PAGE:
Our first day in Cappadocia. We slept in, then got ourselves aquainted with town by getting some breakfast. A lovely town, small, full functional, but not offensively touristy. (They know you can't get away) Also, it turned out that the tourist season was only just getting started, so they were mostly still excited to see us after "A boring winter" in the words of one young man we met.
Got ourselves aquainted with the North Star lounge as well, where some of our party chilled for a lot of the day, good food, nargile, chess and backgammon and comfy couches.
However, I was a man with a mission. I headed off to Göreme Open Air Museum. Just out of town, this is a small fenced off area, housing a couple of dozen of churches, chapels and living quarters cut out of the eroded cones of volcanic tuff that cover the landscape.
I'm not going to try and give any real background here. Cappadocia as a whole has an incredibly rich history, but basically, the churches here at the Göreme museum are from Byzantine greeks, (and other christians) dating from the earliest years of christianity through to the thirteenth century.
Looking back now, it really was glaringly obvious that the tourists hadn't really arrived yet, but at the time it still felt touristy. I guess just because we could see all the infrastructure, and all the shops were open. Just not all that busy.
It's a great museum. The frescoes are simply stunning, particularly in the Dark Church. It's got reasonable signage, though as usual, I would have liked more. It has extremely odd photography rules. There's pictosigns that look like an SLR with a flash on top and a cross through them. I can understand that. And in the Dark Church, where you have to pay an extra 5ytl, I even asked specifically about my tripod and camera, and was told it was all fine, just no flash. But it's not exactly a museum policy. I got told, "no cameras", "no flash", "no tripod" "sure, it's all fine"
This would play out repeatedly throughout Turkey. I think it's just that with a tripod I'm "professional" and I'm meant to have a permit or something. Whatever. I never used my flash. Flashes can and do damage fine paintings. That's a lot more than can be said of many of the generic tourists who even after being told "no flash" couldn't quite work out how to turn the flash off on their cameras.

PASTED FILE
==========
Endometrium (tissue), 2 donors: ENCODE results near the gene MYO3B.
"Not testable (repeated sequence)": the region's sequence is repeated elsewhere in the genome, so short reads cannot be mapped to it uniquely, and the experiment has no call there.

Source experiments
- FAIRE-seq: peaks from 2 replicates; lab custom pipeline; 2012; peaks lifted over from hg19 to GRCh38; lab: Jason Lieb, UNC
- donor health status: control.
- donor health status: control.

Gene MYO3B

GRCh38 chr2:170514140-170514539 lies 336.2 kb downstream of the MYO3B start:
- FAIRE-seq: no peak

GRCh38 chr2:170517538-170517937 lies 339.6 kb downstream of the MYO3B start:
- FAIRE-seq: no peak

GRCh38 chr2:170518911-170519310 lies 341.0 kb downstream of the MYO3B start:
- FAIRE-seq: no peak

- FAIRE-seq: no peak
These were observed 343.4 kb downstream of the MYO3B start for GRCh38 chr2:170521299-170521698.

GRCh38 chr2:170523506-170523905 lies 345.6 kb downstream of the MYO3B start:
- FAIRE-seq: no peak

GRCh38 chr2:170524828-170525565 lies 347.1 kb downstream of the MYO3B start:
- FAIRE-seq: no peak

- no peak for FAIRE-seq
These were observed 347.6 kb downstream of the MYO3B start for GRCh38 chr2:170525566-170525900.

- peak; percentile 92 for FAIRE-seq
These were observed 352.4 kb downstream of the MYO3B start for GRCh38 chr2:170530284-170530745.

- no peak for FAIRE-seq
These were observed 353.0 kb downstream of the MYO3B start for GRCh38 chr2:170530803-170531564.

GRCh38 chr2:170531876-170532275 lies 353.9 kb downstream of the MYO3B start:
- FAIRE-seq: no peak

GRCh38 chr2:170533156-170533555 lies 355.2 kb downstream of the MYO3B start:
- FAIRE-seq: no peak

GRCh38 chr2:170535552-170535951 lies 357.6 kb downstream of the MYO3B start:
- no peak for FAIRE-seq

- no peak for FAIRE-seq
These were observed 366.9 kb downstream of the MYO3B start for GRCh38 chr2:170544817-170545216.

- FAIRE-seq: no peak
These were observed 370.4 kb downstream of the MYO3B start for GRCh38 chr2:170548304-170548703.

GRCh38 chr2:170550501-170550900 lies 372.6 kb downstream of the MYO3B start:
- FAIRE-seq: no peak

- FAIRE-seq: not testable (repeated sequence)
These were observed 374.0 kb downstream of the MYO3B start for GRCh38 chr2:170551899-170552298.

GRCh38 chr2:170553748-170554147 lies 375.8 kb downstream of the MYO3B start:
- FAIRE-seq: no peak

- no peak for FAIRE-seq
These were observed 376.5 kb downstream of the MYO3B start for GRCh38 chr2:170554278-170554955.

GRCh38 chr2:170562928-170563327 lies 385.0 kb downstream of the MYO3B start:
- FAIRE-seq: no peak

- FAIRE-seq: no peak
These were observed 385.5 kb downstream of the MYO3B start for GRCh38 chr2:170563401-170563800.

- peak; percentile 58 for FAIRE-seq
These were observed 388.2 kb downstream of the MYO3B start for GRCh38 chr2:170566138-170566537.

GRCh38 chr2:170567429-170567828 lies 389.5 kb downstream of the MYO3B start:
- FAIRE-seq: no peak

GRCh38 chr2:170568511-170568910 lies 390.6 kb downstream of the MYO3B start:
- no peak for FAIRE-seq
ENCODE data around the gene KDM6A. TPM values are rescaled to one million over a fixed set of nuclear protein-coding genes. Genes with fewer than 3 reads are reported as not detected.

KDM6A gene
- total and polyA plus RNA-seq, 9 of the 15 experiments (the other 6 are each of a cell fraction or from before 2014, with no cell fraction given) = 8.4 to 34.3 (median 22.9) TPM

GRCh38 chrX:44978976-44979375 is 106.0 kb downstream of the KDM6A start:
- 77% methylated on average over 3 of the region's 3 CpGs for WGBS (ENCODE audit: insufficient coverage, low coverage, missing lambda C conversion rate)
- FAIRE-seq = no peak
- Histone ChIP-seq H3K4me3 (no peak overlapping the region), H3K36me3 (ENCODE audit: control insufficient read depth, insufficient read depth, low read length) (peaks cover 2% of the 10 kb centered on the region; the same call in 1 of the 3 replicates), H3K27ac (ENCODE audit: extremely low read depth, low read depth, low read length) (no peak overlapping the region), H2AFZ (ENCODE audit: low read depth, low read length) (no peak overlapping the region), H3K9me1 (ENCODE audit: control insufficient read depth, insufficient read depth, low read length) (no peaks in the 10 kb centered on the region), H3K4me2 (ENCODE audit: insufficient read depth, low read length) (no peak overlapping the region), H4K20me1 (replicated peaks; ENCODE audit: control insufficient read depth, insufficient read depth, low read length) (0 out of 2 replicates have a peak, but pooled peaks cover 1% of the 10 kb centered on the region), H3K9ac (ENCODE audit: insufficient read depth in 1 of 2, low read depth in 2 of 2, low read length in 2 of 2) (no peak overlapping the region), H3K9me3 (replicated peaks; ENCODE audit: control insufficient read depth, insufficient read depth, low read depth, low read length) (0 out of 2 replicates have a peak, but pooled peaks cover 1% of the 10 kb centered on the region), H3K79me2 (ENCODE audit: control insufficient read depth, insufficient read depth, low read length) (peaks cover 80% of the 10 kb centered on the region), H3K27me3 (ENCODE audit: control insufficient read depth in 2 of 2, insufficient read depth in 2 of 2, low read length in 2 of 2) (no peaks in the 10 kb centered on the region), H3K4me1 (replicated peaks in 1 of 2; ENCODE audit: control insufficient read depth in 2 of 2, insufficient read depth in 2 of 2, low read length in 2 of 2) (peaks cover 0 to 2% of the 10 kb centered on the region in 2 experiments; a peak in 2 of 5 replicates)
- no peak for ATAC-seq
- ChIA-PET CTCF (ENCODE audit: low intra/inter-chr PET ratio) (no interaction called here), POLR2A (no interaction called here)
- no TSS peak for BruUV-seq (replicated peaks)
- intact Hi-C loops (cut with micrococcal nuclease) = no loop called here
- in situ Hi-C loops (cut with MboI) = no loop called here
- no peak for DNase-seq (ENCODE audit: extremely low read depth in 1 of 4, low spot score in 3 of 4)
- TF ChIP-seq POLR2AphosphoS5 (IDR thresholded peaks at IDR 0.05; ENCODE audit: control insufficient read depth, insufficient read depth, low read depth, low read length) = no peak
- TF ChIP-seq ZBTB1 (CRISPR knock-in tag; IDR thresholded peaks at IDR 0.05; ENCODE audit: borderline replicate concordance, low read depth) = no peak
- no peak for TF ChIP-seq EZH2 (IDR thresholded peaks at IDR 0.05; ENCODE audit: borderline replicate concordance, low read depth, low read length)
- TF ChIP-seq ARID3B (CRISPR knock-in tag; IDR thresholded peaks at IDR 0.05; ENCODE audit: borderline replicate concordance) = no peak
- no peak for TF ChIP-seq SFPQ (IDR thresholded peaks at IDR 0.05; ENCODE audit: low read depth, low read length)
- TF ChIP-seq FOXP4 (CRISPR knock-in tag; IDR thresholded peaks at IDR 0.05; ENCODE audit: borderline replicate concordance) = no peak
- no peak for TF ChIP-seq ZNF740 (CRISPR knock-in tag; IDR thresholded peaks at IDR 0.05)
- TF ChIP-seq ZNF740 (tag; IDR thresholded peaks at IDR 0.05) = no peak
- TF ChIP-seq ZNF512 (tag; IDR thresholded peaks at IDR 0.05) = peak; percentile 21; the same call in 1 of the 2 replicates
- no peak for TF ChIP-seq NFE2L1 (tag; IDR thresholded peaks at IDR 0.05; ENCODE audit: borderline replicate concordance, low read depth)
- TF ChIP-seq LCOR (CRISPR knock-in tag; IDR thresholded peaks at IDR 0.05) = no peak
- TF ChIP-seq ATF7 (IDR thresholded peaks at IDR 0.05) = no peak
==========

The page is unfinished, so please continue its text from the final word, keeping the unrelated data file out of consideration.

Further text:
But I digress. Mostly because, well, there's not much more to say. The complex is extremely impressive. The amount of time and effort that went into the construction and decoration is astounding. And to build so many churches all right beside each other is downright strange. Seeing things obviously being extended over time was also very interesting. The wishes of the builders for "real" churches is also apparent, in that the entire place is an attempt to convert the insides of rock pillars into masonry built western churches and cathedrals. Right down to the marking of blocks onto the walls. Certainly no "the faith is enough, the place is not so important" ideology around here.
After leaving the museum, I wandered off into the valley with a british couple of a while, exploring the cherry orchards, and climbing around and into various churches and things. You could spend weeks there, exploring them all. Because you can never tell from the outside what they're like inside. Found one place I got climb up three levels. Sort of like climbing around anasazi ruins in the southwest USA, only without a billion people saying, "everything's precious" "don't touch a damn thing, ever" "preservation through stasis"
Back into town and collapsed into a comfy couch at the North Star to have a smoke and a drink.
Then more adventure! Ben, Jared, Matt and I got bored of wondering where the others were and decided to drive up to Üçhisar Castle. This is a high point in the local surrounds, and of course, has been carved out, and used to be a local castle. Good views over the surrounding areas. Though allegedly, the castle itself gets better sunset light than what you can see from the top :)
Then dinner, which we shared with some girls staying in the next room at the hotel, a couple of bottles of local wine (it's been a renowned wine making area since roman times, very drinkable table wines) and then back to the North Star. This time we even started pulling the instruments off the wall. It's always fun to have musicians in the group. Matt was especially excellent, wowing us all with skills on the Saz, even though he'd never even seen one before, and none of the guys at the cafe could play it either.
Finally, bed, tomorrow we were going for a drive around the area